Collaborative UVA research uncovers stages of lung cell regeneration

Macrophages are white blood cells that act as sentinels. They monitor tissue disturbances due to infection or injury, clean up dead cells and stimulate the action of other immune cells.

The researchers studied epithelial regeneration in two different species and from two different anatomical sources: mice with airway-injured lungs and zebrafish with severed tail fins. The study observed macrophage dependence on pannexin 1, sometimes abbreviated as Panx1, by isolating the protein from test subjects before experiments, through methods such as breeding and chemical suppression.

“These data identify a Panx1-mediated communication circuit between epithelial cells and macrophages as a key step in promoting epithelial regeneration after injury,” the research says.

The biological domino effect the scientists discovered, though complex, appears to work like this: Enzymes programmed to break down injured and dying cells activate pannexin 1, which opens a channel for a molecule that carries energy. This release of energy and other factors help regulate the type of macrophage produced. These specialized macrophages then induce the encoded gene that promotes cell proliferation.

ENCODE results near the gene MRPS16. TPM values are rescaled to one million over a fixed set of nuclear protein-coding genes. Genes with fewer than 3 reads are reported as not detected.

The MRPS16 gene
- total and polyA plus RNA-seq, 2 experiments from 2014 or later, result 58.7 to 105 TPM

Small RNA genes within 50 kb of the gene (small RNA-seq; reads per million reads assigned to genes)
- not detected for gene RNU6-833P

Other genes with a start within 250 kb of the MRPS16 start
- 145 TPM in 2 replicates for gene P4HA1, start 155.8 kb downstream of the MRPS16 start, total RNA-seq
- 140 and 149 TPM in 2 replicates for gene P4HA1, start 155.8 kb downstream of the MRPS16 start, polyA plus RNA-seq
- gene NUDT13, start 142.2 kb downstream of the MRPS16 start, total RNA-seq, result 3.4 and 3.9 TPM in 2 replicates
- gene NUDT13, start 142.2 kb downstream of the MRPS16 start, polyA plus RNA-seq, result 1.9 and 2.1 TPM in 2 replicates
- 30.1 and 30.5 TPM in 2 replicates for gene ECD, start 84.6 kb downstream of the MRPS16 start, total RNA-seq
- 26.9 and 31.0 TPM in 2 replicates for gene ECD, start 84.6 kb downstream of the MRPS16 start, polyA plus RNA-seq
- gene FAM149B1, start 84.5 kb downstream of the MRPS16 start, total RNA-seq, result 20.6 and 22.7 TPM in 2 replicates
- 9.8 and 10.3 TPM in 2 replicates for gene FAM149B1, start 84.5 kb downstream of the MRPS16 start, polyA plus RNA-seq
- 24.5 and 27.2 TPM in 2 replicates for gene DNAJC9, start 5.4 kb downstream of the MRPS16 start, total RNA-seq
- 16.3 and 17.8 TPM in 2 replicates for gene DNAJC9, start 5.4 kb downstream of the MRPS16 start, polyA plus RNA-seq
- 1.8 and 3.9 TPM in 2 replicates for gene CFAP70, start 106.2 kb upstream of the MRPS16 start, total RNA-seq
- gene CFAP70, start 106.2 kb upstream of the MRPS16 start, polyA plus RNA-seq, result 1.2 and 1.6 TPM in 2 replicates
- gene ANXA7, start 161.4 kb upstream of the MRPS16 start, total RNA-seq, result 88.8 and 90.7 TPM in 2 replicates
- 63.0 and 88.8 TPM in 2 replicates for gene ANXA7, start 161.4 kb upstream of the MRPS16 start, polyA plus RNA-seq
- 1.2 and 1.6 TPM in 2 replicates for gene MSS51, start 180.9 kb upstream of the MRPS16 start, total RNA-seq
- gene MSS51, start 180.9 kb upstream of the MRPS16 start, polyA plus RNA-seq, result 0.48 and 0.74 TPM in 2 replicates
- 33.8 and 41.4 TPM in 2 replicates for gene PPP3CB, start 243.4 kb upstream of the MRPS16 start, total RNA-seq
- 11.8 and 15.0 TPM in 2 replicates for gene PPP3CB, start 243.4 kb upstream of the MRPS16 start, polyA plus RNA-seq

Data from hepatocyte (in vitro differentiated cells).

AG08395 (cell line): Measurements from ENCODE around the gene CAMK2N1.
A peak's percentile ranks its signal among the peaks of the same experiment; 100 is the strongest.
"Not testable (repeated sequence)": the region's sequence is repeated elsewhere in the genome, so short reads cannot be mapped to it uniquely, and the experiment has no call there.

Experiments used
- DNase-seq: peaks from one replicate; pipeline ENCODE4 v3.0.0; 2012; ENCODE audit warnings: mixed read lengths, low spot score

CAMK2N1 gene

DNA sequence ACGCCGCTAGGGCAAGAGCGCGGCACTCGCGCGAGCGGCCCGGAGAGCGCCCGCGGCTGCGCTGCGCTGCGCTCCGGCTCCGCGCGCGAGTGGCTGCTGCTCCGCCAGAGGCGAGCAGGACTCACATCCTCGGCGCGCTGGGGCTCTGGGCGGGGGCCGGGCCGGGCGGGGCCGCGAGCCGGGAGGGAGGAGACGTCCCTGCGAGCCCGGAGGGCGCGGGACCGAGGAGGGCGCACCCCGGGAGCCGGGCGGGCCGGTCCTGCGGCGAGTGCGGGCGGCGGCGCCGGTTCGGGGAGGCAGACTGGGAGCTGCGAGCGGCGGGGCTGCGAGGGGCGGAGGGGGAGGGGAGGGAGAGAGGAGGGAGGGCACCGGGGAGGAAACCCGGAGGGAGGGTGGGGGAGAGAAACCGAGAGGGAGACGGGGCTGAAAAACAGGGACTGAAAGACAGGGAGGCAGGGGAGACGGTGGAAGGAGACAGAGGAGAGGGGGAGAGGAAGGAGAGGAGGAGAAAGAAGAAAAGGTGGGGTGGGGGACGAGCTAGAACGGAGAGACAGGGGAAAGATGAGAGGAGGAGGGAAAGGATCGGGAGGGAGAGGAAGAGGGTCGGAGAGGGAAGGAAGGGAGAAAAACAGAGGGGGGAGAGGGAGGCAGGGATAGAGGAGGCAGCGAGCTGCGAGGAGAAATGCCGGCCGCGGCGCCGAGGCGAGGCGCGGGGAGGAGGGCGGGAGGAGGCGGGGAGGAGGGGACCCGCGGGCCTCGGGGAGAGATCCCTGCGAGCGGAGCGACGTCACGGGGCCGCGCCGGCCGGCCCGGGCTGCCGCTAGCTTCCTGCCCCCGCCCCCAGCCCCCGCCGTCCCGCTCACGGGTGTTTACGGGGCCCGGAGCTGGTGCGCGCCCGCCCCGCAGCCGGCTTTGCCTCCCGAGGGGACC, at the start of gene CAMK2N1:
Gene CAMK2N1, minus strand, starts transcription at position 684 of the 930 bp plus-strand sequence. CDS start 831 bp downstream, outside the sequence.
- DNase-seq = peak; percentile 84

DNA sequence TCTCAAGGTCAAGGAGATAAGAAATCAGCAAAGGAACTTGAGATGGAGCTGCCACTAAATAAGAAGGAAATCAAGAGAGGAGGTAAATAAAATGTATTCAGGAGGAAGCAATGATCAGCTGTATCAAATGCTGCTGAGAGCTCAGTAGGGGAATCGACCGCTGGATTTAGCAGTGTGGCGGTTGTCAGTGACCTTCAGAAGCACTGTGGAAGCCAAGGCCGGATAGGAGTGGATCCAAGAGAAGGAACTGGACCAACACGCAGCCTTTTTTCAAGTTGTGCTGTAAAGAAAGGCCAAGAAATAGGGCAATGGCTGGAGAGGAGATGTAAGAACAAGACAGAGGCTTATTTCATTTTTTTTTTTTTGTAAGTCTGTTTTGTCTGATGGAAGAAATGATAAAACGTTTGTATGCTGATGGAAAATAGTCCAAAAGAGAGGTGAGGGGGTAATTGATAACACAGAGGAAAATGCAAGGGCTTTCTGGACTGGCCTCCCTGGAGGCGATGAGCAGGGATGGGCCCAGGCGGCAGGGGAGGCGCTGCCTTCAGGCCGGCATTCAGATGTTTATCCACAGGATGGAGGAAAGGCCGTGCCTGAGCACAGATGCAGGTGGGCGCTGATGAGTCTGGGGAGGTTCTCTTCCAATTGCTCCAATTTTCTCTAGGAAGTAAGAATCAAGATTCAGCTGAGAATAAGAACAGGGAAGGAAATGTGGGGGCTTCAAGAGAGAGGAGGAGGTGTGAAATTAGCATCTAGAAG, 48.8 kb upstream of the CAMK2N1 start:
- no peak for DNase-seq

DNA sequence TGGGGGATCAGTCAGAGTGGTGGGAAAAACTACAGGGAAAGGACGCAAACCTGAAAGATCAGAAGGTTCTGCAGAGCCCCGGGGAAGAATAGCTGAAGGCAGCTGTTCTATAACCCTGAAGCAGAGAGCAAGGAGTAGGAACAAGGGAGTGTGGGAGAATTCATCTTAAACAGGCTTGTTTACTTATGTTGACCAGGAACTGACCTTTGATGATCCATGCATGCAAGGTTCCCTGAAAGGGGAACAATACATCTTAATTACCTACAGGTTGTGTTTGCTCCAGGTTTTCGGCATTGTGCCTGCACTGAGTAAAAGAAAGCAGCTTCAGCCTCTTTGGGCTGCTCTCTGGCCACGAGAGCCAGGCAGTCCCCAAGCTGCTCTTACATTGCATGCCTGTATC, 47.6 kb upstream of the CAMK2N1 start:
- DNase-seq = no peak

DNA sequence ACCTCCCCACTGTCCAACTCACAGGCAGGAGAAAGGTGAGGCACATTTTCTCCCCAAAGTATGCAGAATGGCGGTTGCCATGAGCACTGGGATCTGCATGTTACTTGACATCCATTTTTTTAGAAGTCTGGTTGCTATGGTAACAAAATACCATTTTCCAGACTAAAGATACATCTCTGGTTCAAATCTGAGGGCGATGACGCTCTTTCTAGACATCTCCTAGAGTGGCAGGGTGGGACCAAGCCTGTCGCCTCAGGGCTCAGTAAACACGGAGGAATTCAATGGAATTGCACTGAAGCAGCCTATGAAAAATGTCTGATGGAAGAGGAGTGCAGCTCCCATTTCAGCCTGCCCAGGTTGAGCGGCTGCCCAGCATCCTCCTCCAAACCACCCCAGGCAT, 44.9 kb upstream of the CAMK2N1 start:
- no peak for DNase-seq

“Understanding the mechanisms by which epithelial repair is achieved is essential to delineate novel targets that promote recovery after organ injury, particularly in the lungs where no existing therapy directly targets lung regeneration,” the paper states.

First author Christopher Lucas and corresponding author Kodi S. Ravichandran were joined on the article by UVA researchers Christopher B. Medina, Michael H. Raymond, Turan Tufan, J. Iker Etchegaray, Brady Barron, Sanja Arandjelovic, Eugene Ke, Emily Farber and Suna Onngut-Gumuscu.

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